Diaries for recovery from critical illness (Review)

Ullman, Amanda J., Aitken, Leanne M., Rattay, Janice, Kenardy, Justin, Le Brocque, Robyne, MacGillivray, Stephen and Hull, Alastaor M. (2014) Diaries for recovery from critical illness (Review). Cochrane Database of Systematic Reviews, 2014 12: Art. No: CD010468.1-Art. No: CD010468.42. doi:10.1002/14651858.CD010468.pub2

Author Ullman, Amanda J.
Aitken, Leanne M.
Rattay, Janice
Kenardy, Justin
Le Brocque, Robyne
MacGillivray, Stephen
Hull, Alastaor M.
Title Diaries for recovery from critical illness (Review)
Journal name Cochrane Database of Systematic Reviews   Check publisher's open access policy
ISSN 1469-493X
Publication date 2014
Year available 2014
Sub-type Article (original research)
DOI 10.1002/14651858.CD010468.pub2
Open Access Status
Volume 2014
Issue 12
Start page Art. No: CD010468.1
End page Art. No: CD010468.42
Total pages 42
Place of publication Oxford, United Kingdom
Publisher John Wiley and Son
Collection year 2015
Language eng
Formatted abstract
Review question
We reviewed the evidence about the effect of diaries, in comparison to no diary, on recovery in people recuperating from critical illness, and their caregivers and families.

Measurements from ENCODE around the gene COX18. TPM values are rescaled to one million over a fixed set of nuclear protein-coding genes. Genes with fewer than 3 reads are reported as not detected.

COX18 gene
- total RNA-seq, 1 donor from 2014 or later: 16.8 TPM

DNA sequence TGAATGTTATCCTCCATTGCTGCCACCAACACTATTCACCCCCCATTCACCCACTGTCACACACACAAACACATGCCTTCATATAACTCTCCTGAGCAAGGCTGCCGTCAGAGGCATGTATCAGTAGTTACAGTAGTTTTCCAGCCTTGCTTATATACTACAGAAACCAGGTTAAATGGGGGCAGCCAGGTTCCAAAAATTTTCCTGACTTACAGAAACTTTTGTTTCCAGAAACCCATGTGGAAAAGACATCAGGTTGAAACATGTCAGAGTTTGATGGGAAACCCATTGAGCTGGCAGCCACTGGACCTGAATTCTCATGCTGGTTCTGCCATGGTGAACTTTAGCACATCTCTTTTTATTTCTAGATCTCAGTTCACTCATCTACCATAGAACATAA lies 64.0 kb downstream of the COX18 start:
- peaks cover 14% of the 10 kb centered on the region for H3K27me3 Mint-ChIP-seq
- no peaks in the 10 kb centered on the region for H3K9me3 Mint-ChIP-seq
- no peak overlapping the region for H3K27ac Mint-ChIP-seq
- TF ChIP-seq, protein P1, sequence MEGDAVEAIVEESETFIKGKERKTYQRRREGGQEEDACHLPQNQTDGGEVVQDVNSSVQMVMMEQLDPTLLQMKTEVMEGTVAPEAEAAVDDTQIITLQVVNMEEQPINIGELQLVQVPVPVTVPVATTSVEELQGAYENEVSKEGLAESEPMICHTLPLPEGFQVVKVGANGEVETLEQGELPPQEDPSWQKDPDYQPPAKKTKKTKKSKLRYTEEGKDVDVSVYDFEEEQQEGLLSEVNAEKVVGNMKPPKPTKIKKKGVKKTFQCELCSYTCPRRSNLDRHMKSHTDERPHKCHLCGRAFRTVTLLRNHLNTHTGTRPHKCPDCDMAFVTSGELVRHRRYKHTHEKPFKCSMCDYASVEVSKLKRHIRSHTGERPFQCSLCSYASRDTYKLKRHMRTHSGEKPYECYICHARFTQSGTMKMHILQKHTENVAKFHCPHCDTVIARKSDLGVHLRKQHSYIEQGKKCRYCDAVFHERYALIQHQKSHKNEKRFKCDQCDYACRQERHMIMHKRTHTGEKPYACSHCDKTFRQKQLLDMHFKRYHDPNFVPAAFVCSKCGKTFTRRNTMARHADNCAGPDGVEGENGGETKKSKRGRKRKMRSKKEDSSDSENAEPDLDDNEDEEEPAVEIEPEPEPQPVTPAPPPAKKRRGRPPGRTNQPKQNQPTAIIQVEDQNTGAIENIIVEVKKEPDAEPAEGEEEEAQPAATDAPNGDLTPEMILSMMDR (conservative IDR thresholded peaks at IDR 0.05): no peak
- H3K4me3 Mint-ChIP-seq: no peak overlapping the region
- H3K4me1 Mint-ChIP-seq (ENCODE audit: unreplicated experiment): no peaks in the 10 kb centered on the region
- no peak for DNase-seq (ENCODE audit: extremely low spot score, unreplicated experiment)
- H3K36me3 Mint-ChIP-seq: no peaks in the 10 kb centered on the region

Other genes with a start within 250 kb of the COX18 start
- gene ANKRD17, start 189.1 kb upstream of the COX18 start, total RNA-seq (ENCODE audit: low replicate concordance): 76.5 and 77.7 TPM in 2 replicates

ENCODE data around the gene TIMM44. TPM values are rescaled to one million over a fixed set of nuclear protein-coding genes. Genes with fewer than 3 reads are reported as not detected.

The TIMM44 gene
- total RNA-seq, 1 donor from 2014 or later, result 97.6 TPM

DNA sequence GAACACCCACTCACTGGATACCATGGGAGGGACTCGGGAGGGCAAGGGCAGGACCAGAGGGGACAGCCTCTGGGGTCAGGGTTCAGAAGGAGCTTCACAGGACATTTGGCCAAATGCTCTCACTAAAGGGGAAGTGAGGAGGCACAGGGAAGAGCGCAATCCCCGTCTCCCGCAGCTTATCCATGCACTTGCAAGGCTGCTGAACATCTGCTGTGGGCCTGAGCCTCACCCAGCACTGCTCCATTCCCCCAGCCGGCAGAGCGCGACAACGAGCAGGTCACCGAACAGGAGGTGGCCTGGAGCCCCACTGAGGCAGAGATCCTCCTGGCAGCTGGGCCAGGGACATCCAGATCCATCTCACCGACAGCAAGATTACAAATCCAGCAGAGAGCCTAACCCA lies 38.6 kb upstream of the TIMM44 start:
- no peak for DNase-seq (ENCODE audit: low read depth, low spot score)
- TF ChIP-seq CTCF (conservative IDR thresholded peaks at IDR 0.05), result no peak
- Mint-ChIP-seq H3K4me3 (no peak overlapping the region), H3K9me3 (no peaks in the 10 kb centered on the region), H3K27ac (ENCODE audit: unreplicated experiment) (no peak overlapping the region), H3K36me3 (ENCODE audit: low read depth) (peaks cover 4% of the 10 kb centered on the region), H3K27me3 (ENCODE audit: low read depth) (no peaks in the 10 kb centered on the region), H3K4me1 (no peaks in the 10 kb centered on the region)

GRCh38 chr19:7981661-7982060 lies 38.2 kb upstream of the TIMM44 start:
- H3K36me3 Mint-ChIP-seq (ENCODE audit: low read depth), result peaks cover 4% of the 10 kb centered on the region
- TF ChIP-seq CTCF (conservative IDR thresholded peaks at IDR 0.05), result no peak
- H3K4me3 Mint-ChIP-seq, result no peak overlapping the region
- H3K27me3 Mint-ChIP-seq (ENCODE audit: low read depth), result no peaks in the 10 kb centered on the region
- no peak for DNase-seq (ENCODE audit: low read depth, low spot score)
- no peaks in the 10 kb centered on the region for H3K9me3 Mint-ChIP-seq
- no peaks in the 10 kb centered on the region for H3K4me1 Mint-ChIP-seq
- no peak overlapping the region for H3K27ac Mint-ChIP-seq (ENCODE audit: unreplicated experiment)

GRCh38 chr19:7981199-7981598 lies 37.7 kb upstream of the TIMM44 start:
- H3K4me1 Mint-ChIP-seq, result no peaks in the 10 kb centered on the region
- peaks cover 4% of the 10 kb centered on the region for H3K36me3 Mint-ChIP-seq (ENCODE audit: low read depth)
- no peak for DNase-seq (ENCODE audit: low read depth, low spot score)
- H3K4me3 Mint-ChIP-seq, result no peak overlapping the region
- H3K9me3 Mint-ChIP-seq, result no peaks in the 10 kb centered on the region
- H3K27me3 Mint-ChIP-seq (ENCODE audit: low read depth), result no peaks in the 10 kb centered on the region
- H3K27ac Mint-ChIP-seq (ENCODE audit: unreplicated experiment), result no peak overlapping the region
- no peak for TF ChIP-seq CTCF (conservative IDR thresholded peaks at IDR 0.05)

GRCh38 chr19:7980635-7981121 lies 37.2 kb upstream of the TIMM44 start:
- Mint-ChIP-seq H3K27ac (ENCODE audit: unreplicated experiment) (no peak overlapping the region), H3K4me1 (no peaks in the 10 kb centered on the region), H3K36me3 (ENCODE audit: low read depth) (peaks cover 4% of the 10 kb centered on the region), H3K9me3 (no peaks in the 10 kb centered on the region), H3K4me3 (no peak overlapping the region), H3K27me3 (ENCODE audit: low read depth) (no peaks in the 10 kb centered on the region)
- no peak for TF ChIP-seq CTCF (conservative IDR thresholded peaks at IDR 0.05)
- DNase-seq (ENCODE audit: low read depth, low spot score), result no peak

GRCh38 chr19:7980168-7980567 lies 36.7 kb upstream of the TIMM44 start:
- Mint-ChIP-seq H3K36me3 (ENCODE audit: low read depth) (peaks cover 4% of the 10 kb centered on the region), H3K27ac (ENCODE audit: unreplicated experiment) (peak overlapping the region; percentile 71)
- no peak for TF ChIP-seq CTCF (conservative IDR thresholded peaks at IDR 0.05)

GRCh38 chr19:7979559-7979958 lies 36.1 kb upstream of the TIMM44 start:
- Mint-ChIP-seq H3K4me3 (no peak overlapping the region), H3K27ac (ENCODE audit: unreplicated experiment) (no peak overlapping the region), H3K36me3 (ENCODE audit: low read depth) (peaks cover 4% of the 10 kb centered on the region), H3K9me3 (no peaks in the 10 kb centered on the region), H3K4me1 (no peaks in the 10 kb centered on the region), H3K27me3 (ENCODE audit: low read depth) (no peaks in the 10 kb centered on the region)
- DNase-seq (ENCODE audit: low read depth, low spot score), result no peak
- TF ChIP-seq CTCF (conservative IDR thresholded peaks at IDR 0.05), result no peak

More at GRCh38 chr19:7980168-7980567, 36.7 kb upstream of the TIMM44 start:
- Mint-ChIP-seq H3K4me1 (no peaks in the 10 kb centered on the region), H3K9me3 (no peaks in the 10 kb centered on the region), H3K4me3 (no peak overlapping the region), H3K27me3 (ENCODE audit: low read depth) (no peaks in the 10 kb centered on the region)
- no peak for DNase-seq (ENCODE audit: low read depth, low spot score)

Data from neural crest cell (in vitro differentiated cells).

People who have been critically ill experience significant physical and psychological problems during recovery. Diaries outlining a person’s intensive care unit (ICU) experience have been suggested as something that may be effective in helping survivors and their family members recover psychological function.

Study characteristics
The evidence is current to January 2014. We identified three eligible studies; two describing 358 ICU patients, and one describing 30 relatives of ICU patients. These were included in the review. The study involving relatives of ICU patients was a substudy of family members from one of the ICU patient studies. All people included in the studies were adults based in Europe and the UK, with a mixed severity of critical illness requiring admission to an ICU.

Key results
We found no studies that had reported the risk of post-traumatic stress disorder in patients recovering from admission to ICU using a structured clinical interview.
The other primary outcome measures of anxiety and depression were described in one study of 36 patients. In this study no clear evidence of a difference was seen in anxiety and depression when patient diaries were used for people recovering from ICU admission
Q-Index Code C1
Q-Index Status Confirmed Code
Institutional Status UQ

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Created: Thu, 12 Mar 2015, 12:16:51 EST by Professor Justin Kenardy on behalf of School of Psychology